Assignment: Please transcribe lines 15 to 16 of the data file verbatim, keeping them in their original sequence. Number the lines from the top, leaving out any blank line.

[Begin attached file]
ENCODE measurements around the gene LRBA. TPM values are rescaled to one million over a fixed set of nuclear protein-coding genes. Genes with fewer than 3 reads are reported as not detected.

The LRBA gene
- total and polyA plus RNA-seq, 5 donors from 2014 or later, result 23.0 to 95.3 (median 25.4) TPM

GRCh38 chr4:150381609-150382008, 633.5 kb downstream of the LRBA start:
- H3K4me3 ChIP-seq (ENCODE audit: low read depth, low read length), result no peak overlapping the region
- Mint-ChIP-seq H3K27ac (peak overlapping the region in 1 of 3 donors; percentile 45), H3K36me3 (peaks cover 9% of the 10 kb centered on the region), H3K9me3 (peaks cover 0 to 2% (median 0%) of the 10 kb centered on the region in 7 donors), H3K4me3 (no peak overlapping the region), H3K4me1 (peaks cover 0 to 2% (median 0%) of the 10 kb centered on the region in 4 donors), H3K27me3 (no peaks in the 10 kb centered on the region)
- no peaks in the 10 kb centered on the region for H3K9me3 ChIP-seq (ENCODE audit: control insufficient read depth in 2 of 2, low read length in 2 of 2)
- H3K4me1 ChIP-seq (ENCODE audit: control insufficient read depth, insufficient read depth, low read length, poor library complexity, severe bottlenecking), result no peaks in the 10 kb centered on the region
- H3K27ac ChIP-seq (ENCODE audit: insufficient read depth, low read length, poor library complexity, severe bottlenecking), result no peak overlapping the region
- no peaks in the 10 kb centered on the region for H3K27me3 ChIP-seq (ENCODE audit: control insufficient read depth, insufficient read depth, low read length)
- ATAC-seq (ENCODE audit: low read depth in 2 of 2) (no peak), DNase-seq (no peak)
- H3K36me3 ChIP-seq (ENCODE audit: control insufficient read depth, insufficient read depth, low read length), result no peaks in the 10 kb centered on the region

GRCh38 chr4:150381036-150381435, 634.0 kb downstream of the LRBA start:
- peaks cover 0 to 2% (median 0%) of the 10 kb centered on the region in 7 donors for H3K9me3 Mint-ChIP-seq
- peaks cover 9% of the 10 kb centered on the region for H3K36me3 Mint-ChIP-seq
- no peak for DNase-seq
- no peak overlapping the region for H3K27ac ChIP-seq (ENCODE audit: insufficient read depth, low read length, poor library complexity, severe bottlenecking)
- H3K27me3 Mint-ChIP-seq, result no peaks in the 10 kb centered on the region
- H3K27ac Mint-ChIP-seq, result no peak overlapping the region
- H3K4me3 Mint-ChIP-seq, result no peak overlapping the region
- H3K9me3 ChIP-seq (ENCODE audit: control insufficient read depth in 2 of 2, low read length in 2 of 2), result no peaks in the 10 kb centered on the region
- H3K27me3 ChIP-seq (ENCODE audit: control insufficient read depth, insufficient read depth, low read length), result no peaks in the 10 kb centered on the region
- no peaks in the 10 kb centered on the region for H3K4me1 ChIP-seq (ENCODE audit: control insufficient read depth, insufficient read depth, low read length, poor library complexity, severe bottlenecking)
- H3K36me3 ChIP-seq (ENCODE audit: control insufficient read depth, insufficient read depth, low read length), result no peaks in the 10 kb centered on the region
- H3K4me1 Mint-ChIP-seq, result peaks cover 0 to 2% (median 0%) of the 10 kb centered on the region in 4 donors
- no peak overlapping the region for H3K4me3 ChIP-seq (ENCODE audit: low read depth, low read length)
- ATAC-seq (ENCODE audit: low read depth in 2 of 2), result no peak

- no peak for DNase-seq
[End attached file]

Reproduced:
- peaks cover 9% of the 10 kb centered on the region for H3K36me3 Mint-ChIP-seq
- no peak for DNase-seq